In 2004, in Mali, in west Africa, on the Bandiagara Escarpment, pottery pieces were unearthed; those shards were dated to 11,400 years ago.  Pottery is a convincing artifact.  It speaks of community and permanence in the first place. A single person could survive on hollowed gourds and perhaps small, crude disposable baskets. Pottery implies gathering larger quantities of fruits, nuts, grains, carrying them distances and storing them as well as water. Larger quantities tell us of more than one person.

The existence of small pieces of pottery tells us more.  People had acquired the knowledge of clays, of color extracted from plants, of shaping and hardening those clays and colors, perhaps even of kilns. (The Sudanese people still make colorful pottery without a potter’s wheel, just as their Nubian ancestors did 8,000 years ago.)  This in turn tells us that knowledge was acquired, accumulated, passed down generation to generation, so we may infer a stable society, growing and devising the means of stability.  (Among the Dogon in Mali, such stability is entrusted to hereditary guilds of potters, masons, blacksmiths, and has been so at least since the 11th Century.)

On these shards are designs. What the particular designs mean, we do not know.  In fact, we know almost nothing of the people who created these works.  We call them the Tellem. But 11,400 years ago people in west Africa, the Near East and Asia were making clay pottery for utensils, for decoration, for art.  And they were using those pots to tell stories to themselves.

‘They’ were ‘us’, modern in every sense.  And story telling was as central to them as it is to us.  The stories we tell ourselves shape the perceptions of the individual, the perspective of families and clans, the organization of societies and governments.  And like the Tellem, the particular story teller in time is forgotten while the story may live on.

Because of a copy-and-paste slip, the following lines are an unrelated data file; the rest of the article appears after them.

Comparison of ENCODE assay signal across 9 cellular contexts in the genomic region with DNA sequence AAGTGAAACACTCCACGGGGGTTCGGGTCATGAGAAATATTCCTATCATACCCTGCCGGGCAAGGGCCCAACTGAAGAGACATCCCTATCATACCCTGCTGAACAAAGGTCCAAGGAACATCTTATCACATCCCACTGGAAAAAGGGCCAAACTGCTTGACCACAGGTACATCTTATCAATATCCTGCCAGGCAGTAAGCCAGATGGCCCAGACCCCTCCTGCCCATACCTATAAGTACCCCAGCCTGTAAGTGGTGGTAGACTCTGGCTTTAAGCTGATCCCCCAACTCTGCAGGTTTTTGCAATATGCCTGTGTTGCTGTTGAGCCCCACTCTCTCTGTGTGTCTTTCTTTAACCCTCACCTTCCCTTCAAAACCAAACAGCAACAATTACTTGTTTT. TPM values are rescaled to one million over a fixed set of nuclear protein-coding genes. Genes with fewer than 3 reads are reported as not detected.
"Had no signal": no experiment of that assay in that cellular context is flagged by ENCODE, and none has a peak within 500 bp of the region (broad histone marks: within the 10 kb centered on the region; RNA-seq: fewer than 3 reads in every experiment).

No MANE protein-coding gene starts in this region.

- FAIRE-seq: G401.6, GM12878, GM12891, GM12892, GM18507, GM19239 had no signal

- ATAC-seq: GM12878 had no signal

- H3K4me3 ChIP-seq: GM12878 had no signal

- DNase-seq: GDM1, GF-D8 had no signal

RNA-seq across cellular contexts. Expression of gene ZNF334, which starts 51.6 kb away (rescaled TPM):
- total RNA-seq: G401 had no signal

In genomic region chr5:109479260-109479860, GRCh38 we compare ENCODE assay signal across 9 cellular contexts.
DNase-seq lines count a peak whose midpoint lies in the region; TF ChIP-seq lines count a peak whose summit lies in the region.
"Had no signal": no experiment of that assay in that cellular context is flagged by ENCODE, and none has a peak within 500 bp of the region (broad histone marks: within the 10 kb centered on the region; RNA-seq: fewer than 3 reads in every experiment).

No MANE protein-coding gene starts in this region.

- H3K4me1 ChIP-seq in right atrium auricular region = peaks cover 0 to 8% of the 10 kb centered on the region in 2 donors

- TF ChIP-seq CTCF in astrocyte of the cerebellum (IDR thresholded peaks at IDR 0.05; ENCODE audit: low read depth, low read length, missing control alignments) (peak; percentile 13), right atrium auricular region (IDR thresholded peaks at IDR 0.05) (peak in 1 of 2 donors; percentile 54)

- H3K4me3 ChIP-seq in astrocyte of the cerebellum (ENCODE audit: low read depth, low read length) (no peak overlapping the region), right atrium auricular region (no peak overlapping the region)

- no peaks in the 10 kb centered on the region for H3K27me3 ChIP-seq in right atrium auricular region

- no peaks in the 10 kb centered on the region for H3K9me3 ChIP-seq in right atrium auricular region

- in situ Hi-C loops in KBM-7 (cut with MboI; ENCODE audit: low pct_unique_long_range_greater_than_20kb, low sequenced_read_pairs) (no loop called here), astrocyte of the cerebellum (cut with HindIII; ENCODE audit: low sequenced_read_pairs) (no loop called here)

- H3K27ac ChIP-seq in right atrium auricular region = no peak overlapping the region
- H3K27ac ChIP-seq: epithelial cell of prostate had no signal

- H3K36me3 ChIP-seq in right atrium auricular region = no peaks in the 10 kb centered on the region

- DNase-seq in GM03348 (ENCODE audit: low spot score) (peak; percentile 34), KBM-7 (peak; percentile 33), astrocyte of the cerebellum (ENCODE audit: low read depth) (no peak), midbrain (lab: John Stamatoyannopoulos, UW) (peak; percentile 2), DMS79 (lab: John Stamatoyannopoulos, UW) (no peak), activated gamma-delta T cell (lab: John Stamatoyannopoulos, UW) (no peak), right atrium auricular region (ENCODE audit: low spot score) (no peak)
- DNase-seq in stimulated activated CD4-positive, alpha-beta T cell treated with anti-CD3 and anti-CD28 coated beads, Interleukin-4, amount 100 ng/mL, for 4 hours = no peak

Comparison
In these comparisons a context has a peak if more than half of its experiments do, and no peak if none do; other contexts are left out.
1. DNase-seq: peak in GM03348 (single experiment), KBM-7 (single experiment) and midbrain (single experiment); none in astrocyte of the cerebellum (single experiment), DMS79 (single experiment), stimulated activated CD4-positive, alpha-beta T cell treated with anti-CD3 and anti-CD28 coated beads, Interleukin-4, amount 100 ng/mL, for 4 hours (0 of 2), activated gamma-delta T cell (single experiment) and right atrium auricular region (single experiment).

Consider the Greek tragedies and heroic myths, the Christian gospels, Beowulf and the writings of Ursula K. LeGuin.  The stories live beyond the teller.  Who, after all, was ‘Homer’?  Beowulf as a saga is little read today, but the story of a warrior hero struggling against insuperable and supernatural odds lives in books (Eaters of the Dead, Michael Crichton) and films (The 13th Warrior).  Two adolescent lovers from feuding families was not a new concept in Shakespeare’s time, but Romeo and Juliet will live as a story beyond even the memory of William Shakespeare.

Medieval churches stand while the names of the masons and artisans are lost. Yet the Last Judgment greets you at the entry, and Redemption beckons beyond the portals.  The stories we tell, in words and pictures, in buildings and utensils, define us as they did the medieval masons and the Tellem.  The stories differ from culture to culture, but the telling reveals us.

Past cell phones and beyond computers, aside from clothing, regardless of laws and institutions, music, libraries, buildings, advertisements, sculpture, paintings are us. They are our stories, retold so often we assimilate their telling into our assumptions. Beneath the facts of our daily living and our governing premises the stories we are told and which we tell in our turn determine our behavior, our aims, our hopes.  The stories we tell ourselves and each other in love, in anger, in dreams, in voting booths, in taverns and in churches frame our lives and resonate like drum beats across our years.

Like the Tellem, when time compresses awareness, our stories may remain beyond any living memory of us.

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